Spring is springing though the thermometer begs to differ. I have one of those old-fashioned stick thermometers encased in a brass sleeve attached just outside a window. It read a chilly 41-F [5-C], at 8:23 this morning.
Whatever the temperature, we know that another season is here, although some of us are still bundled up. I think that’s better than huddling inside whining about the cold. In New England like the rest of the northeast, you expect the unexpected. An urban environment does have its share of color, especially those on display from flowering trees and shrubs. Yet I’m drawn to other colors which “pop” in front of me.
I find it a bit odd that not more people are out walking whether by themselves, or with a friend, or from behind a stroller or in the company of a dog. In most cases, it’s the dog walking the handler; I’m empathizing from the dog’s POV. More than likely, I have to keep on walking in order to see others coming and going to wherever they need to be. I need to continue my exploring and allow whatever creative divining rod I may possess to guide me.
It’s a bit ironic that in a city so large, not many were out. It wouldn’t surprise me that NYC could be mentioned as the city with the largest number of street photographers per square mile, whatever that number might be. Who knows, my sortie was on a so-so day at a time when more than not, folks just decided to stay put.
On the above marquis, the tagline to this church reads, “The road to spiritual success is always under construction.” For most of us, it means no one can attain spiritual success. This is akin to Sisyphus rolling his boulder uphill, only to fail when he comes so close to the top. His pathway to salvation is under construction in perpetuity.
A few of us have been [hand] writing for as long as we can remember. More specifically, letters, postcards and greeting cards. Conceit aside, I’m one of those anachronisms [I use fountain pens & bottled ink] and I enjoy writing in all its archaic forms.
Because of the pandemic, there’s a renewed interest in writing, whether a letter, in a journal, even on a page or two of plain paper. I find it all encouraging as voiced in this recent article in The Critic. Writing a letter isn’t what it used to be, but a few of us still find satisfaction in such a personal construct of thought and emotion. A part of me is contained therein. Some days, the pen skims across the paper and other times, it’s hard to get out the first sentence or two.
Decades from now, no one will need an app to read its content. Sentimental as it is, perhaps some of my family and friends will keep them in a shoe box of sorts. Each envelope containing a capsule of time and place.
A journal can capture and hold—albeit brief—a particular sentiment, an observation, an epiphany perhaps more. And like letters, there is an enduring permanence to what’s put into and left on the paper. In a recent [April 13, 2021] issue of the Wall Street Journal, staff writer Ellen Byron wrote, “How Journaling Can Help You Live Your Best Life.” The Byron article reads more like a primer on the hows and whys of writing and using a journal.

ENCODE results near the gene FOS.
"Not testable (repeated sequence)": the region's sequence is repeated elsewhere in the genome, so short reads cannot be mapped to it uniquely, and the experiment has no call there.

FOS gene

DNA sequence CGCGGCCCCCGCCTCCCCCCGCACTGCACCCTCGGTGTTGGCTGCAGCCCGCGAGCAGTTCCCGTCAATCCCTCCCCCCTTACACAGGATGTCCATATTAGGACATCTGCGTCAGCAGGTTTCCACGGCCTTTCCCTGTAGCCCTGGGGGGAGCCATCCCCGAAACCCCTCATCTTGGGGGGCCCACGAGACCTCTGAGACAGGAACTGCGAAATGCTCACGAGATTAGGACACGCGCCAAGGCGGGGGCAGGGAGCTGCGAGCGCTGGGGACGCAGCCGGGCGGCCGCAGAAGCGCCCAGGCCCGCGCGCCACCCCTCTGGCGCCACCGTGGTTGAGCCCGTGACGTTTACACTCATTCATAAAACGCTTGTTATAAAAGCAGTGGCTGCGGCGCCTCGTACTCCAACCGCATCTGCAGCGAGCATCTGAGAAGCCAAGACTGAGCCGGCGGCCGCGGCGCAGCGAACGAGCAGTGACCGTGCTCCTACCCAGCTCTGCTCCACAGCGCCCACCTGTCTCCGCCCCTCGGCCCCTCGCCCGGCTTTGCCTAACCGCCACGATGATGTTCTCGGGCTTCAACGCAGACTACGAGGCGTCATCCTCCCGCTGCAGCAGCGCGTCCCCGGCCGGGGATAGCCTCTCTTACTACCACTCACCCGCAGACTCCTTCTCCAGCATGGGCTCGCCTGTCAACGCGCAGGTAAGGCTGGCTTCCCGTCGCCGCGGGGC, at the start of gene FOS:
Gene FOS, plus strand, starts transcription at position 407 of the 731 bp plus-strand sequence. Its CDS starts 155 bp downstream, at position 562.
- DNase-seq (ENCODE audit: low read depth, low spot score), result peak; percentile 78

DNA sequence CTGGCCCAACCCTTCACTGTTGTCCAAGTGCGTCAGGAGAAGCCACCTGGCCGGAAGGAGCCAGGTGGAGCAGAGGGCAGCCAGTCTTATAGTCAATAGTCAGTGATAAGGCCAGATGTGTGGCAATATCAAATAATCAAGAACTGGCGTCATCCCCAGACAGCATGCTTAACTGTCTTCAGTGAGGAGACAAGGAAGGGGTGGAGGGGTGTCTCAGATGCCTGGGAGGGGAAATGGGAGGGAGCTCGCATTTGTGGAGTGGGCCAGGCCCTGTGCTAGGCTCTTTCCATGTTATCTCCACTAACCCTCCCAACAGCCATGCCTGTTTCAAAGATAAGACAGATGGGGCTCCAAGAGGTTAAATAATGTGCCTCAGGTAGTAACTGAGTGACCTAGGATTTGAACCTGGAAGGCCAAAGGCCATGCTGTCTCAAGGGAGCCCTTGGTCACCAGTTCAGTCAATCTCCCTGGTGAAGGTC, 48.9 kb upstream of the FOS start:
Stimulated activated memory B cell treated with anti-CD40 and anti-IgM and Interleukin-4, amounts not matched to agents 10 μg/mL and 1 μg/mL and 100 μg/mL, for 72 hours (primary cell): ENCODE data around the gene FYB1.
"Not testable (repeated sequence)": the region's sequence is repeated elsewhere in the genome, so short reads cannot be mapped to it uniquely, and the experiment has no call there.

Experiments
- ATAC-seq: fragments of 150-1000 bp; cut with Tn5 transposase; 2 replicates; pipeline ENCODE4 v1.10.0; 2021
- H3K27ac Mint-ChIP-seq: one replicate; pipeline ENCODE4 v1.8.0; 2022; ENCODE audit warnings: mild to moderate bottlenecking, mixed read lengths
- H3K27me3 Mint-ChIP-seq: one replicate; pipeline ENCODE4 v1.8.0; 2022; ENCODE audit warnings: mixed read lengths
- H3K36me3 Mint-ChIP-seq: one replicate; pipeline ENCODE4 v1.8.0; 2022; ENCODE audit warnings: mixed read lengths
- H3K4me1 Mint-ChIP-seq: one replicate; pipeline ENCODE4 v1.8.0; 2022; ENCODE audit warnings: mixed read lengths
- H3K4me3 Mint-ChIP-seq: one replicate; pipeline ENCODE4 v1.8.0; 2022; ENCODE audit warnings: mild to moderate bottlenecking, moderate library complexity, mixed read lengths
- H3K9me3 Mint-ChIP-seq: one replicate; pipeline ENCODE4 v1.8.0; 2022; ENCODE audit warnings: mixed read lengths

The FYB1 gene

Journal writing is cathartic and offers a number of ways to express practically anything. I write to an alter-ego, directly to myself and at times even address myself in the third person. When I move myself from the “I” to “he,” the dynamic changes. Writing in the third person creates a buffer of sorts, a moat if you will which separates the person in the moment from the person that offers perspective.
A large part of the catharsis revolves around time slowing to a less frenetic cadence. The efficiency or speed of the digital realm fosters an expectation of click-it-now, get-it-now. Letters and journals are the antithesis of such expectations.
Go ahead. Take a pen and some paper and write something, anything, that comes to mind. What matters is you’ve made a decision to place part of yourself right in front of you.
By all appearances, he patiently cares for his pigeons. While I cannot verify if he’s out regardless of weather, my sense is he’s devoted and committed to his feathered friends. I have this feeling he’s been at this for a long time. The 3 or 4 times I’ve seen him on the roof is a study in stoicism, or maybe a purposeful, self-administered state of calm and reflection which is part of his daily schedule. Click HERE to learn more about the hows and whys of raising pigeons.
On a cold March afternoon, I was surprised to see a large flock of birds flying closely together, first in one direction, then back toward the direction they came from. When they hovered and eventually landed, I noticed someone walking on a flat roof top, nothing more than his head and shoulders visible from the street below.
Having access to the roof of an apartment across the street, I made my way up and discovered the gentleman sitting on a bench, his back against a column of white-painted brick. His focus was on a rather large screened-in coop housing perhaps a hundred or more pigeons. Having nothing to compare this to, seeing it was impressive.